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Wednesday, November 16, 2016

All the Pretty Things review

All the Pretty Things by Edie Wadsworth

For a long time, Edie thought she had escaped. It started in an Appalachian trailer park, where a young girl dreamed of becoming a doctor. But every day, Edie woke up to her reality: a poverty-stricken world where getting out seemed impossible. Where, at twelve years old, she taught herself to drive a truck so she could get her drunk daddy home from the bar. Where the grownups ate while the children went hungry. Where, when the family trailer burned down, she couldn’t be caught squawlin’ over losing her things—she just had to be grateful anyone had remembered to save her at all.

And at the center of it all, there was her daddy. She never knew when he would show up; she learned the hard way that she couldn’t count on him to protect her. But it didn’t matter: All she wanted was to make him proud. Against all odds, Edie “made doctor,” achieving everything that had once seemed beyond her reach. But her past caught up with her—and it would take her whole life burning down once again for Edie to be finally able to face the truth about herself, her family, and her relationship with God.

My Review:

Every little girl longs for her Daddy's love.  The girl from the broken home.  The girl with a broken father.  And Edie was no exception.  And while this story doesn't focus entirely on her desire to feel loved by her father, it is there and it will resonate within the reader.

While I didn't do most of my growing up years in Appalachia, I have been in the region since I was 12 (no, I won't tell you how long "since" has been!) and Wadsworth does a wonderful job of capturing what rural, poor Appalachia looks like,
The guardrails provided somewhat of a barrier and peace of mind from the hundred-foot drop-off to the valley below-the valley that had become a dumping ground for everything from empty milk cartons to beer cans to old worn-out couches, and even the ocassional rusted-out car. The switchbacks were so narrow that if another car approached, you either had to hug the embankment to the right and pray you didn't puncture your tires from broken glass or hope one of you would be able to back up to where the road widened enough for both vehicles.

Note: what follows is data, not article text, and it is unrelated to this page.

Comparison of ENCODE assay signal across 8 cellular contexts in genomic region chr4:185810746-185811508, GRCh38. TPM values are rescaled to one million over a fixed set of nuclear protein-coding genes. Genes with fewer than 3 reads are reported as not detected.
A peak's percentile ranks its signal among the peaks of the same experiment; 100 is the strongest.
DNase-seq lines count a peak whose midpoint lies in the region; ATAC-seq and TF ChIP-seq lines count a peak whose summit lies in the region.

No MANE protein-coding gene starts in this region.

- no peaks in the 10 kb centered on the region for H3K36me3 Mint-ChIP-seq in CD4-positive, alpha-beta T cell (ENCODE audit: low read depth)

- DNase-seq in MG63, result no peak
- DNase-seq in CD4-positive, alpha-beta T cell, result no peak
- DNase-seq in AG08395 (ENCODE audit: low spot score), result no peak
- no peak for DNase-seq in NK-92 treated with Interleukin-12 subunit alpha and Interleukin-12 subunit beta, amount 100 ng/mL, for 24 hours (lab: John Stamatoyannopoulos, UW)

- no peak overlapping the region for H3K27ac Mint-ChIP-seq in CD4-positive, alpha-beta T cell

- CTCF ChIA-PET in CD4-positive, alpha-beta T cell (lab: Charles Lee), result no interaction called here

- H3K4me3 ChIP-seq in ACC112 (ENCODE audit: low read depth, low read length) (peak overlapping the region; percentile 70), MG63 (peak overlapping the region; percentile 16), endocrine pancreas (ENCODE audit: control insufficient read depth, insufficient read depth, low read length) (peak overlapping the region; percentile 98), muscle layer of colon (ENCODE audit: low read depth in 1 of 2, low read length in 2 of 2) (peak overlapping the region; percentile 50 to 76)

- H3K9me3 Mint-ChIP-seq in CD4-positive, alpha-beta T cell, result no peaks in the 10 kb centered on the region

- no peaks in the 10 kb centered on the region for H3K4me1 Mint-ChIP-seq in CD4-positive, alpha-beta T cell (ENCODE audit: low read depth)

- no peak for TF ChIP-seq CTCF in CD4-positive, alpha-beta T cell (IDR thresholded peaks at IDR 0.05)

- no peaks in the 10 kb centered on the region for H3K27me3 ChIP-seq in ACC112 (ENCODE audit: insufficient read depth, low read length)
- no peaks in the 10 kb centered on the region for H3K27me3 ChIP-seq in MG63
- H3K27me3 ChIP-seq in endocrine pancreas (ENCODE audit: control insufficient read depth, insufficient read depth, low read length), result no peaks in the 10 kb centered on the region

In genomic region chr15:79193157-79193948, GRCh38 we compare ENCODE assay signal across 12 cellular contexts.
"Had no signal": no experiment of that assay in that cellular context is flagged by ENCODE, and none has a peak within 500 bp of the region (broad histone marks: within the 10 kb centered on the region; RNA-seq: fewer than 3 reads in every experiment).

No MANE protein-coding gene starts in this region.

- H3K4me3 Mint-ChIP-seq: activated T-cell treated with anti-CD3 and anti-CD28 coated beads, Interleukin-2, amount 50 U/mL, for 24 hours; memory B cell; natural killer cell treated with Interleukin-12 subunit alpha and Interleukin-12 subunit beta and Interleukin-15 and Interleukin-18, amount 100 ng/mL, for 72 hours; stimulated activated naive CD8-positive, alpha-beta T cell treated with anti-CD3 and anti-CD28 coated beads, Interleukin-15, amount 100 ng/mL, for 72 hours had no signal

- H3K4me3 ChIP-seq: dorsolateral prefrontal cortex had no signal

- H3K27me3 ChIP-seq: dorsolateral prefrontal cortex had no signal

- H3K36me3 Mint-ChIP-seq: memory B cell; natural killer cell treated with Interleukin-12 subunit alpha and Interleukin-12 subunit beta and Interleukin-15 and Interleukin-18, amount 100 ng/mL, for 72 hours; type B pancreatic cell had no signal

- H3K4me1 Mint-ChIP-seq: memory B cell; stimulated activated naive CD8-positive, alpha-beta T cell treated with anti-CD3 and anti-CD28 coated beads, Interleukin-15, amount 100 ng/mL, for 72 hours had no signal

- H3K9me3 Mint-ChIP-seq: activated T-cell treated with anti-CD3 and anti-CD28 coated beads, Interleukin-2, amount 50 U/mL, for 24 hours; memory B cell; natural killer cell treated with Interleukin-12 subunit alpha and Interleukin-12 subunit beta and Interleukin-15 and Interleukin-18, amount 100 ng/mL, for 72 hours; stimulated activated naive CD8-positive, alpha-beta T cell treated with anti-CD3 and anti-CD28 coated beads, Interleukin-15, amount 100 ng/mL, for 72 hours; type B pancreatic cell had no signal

Wadsworth does a wonderful job of capturing the angst and longing of growing up in this environment.  This story has it all: a struggle to overcome the past, a desire to achieve more, success, failures, trials, hurt, angst, and self-realization.

As with many Appalachian families, faith is interwoven throughout the story.  For me this was the most "true" aspect.  Wadsworth doesn't gloss over her trials.  She doesn't spout off easy cliches about how she always knew God was going to make everything better. Instead she shares her doubts, her uncertainties about her salvation and her walk, and her journey to coming to really know her Creator.

So I will close my review with Edie's own words after her realization that so much of life is out of our control:
Whether we work or don't, whether we homeschool or not, whether we've had nurturing marriages or not, we walk in humility-knowing that we are dependent on God to use mostly our failures to teach us something of what it means to be a parent, to be a human being.
After all, isn't that truly what life is about, recognizing that God is in control?

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